We believe that the far-reaching implications of genetic manipulation of life will become clear only when the widely dispersed information concerning unintended effects is bundled together and made accessible to the public in an understandable way. In our project we will (1) research the primary scientific literature for genetic engineering experiments that show unintended effects on the host organism's physiology, morphology, or behavior; (2) create a comprehensive document summarizing and giving references for the examples found, grouping them in categories that will emerge in the course of the research; (3) write one or more reports, commentaries, and articles, and give talks summarizing our findings in a language understandable to the general public; (4) publish our report(s) along with the examples of unintended effects on our website and make this information resource known to over eighty organizations, journalists, and key individuals nationally and internationally concerned with biotechnology.
Following are two examples of the kind we will be researching and describing.
Goal: Transgenic plants that make a biodegradable polyester (polyhydroxybutyrate = PHB). Three genes (isolated from bacteria) needed for PHB production were transferred via Agrobacterium into the mustard Arabidopsis.
Expected Result: Six transgenic lines were produced that accumulated PHB in their chloroplasts. The greatest amount was 4% PHB of total plant fresh weight.
Source: Bohmert, K., I. Balbo, J. Kopka, et al. (2000). "Transgenic Arabidopsis Plants Can Accumulate Polyhydroxybutyrate to Up to 4% of their Fresh Weight," Planta vol. 211, pp. 841–45.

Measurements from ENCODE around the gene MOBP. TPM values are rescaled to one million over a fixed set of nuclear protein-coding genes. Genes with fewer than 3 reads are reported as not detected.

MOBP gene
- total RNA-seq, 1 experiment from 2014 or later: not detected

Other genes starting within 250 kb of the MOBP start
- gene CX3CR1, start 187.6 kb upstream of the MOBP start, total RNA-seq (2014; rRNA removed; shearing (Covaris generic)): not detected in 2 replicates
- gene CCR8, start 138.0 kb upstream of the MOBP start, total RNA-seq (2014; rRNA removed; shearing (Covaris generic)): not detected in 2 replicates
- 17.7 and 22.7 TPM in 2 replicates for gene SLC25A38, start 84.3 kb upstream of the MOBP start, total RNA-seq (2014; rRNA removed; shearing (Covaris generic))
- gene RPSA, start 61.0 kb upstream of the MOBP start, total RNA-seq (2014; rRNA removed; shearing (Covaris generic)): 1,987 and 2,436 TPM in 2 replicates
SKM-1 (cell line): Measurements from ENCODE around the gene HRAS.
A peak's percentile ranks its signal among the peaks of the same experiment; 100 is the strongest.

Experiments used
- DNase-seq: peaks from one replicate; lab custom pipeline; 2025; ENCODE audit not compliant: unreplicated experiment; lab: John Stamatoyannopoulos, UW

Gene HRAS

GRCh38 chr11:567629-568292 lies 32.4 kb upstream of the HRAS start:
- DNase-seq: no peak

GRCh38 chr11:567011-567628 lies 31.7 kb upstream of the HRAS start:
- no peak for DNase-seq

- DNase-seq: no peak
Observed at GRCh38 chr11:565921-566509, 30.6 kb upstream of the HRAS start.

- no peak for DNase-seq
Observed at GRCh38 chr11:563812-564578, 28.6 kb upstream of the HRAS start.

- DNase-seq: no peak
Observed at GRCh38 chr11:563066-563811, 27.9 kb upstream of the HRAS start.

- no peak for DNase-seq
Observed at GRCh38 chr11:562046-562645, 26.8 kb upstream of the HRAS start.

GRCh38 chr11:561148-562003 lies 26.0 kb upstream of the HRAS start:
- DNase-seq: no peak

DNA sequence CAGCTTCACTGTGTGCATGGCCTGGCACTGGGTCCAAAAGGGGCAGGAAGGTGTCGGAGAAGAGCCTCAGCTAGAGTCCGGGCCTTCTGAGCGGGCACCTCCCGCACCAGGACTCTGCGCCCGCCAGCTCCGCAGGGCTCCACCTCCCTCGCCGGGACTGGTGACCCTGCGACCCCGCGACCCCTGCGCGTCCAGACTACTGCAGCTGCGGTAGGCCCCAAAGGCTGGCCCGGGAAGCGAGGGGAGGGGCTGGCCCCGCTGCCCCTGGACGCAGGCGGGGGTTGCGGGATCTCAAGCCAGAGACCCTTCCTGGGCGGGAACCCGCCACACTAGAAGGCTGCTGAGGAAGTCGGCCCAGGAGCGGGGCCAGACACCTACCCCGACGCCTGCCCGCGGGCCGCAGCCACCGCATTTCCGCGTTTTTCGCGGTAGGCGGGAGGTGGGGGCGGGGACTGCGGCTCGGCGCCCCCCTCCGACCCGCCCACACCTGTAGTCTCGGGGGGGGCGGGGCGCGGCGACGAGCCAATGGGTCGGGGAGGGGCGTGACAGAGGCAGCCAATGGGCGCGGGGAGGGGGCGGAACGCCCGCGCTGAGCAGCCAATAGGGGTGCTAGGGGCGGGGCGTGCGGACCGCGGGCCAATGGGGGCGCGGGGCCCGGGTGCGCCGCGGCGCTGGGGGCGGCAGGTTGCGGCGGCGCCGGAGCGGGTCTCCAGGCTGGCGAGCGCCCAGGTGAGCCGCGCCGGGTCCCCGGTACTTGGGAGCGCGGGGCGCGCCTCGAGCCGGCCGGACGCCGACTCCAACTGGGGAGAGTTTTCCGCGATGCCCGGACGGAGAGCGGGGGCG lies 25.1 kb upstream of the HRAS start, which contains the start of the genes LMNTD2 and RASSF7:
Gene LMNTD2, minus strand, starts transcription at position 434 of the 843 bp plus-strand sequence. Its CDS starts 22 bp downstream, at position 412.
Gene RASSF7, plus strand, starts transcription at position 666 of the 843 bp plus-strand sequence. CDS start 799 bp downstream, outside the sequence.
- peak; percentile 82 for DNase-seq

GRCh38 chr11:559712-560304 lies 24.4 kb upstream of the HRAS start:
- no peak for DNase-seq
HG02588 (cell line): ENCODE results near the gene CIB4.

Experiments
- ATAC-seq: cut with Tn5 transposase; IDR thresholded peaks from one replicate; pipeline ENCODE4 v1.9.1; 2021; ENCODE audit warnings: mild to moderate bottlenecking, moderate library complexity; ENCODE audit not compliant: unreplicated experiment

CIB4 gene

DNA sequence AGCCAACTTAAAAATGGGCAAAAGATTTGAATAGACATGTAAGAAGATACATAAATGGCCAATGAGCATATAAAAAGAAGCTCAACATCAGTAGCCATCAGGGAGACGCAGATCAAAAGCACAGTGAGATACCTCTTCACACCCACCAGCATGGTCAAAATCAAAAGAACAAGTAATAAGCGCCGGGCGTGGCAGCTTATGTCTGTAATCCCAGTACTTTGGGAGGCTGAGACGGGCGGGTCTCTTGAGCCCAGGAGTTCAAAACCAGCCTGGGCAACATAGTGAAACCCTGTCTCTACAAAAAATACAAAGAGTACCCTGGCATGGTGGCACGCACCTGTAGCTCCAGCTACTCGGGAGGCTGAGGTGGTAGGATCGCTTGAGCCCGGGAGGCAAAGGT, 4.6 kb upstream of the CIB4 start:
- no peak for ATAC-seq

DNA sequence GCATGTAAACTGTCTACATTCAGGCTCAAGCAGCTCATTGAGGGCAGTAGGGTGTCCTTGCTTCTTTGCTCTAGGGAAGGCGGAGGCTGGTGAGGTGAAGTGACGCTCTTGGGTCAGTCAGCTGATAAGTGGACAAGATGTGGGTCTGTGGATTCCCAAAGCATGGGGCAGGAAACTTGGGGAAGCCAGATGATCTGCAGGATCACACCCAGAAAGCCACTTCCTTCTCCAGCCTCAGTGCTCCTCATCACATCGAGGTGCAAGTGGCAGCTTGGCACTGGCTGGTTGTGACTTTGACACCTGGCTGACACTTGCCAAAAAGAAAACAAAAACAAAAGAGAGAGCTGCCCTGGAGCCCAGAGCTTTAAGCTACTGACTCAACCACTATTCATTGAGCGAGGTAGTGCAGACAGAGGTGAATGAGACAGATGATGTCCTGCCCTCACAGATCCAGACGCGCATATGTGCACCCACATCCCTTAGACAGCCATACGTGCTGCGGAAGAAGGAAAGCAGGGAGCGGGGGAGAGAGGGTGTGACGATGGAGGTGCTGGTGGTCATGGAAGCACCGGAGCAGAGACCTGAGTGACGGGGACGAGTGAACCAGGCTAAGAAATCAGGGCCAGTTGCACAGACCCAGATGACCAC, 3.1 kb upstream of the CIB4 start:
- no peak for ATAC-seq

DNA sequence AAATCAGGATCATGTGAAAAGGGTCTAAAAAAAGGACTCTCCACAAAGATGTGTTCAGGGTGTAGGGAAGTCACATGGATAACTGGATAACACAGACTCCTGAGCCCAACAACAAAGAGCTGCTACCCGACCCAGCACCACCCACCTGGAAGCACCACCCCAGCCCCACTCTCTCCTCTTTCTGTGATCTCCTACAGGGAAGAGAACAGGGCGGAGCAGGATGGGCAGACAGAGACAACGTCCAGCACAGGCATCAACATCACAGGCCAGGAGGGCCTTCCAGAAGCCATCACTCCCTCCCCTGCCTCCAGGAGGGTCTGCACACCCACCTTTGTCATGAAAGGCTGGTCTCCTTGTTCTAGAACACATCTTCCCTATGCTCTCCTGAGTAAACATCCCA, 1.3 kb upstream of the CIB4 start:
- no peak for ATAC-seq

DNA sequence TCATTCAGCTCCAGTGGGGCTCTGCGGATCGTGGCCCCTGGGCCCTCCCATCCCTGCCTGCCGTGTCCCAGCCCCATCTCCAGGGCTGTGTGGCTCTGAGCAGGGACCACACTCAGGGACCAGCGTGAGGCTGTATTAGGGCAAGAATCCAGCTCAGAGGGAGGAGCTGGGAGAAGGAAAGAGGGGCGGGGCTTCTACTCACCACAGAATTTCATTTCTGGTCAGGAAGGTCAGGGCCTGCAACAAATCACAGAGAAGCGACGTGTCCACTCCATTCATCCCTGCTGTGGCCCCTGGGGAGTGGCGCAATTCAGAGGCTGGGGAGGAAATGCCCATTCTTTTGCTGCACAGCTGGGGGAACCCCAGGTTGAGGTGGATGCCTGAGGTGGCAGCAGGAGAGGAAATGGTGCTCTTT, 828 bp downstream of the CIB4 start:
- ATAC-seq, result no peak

Goal: Different lines of transgenic potatoes were created to break down the sugar sucrose in different ways. This entailed making a small genetic change that is associated with the production of a specific enzyme in each of the transgenic lines. The scientists wanted to know if additional changes were being effected, so they carried out a so-called metabolic profile.
Intended Result: As expected, there were changes in amounts of the substances that were connected to the sugar breakdown pathway that had been affected by the genetic manipulation.
Unintended Effects: The scientists investigated a total of 88 different substances and found, to their surprise, that there were changes in the amounts of most of these substances in the transgenic potatoes and that many changes seemed unrelated to the sucrose breakdown pathway. The transgenic lines differed both from each other and from the non-manipulated potatoes. For example, the transgenic potatoes often produced more amino acids than the non-manipulated potatoes, and nine substances were found in the transgenic potatoes that could not be detected in the non-manipulated potatoes.
Additional Comments: A review article remarks that the above study "revealed a massive elevation in the content of each individual amino acid. This was particularly surprising since it had previously been thought that the majority of the tuber's need for amino acids was met by supply from the leaves, and that the tuber did not possess the necessary machinery for de novo synthesis of amino acids. It, furthermore, demonstrates the need for considering the effect of genetic manipulation on pathways other than those targeted" (Carrari 2003).
Primary Source: Roessner, U., A. Luedemann, D. Brust, et al. (2001). "Metabolic Profiling Allows Comprehensive Phenotyping of Genetically or Environmentally Modified Plant Systems," The Plant Cell vol. 13, pp. 11-29.
Comment Source: Carrari, F., E. Urbanczyk-Wochniak, L Willmitzer, et al. (2003). "Engineering Central Metabolism in Crop Species: Learning the System," Metabolic Engineering vol. 5, pp. 191–200.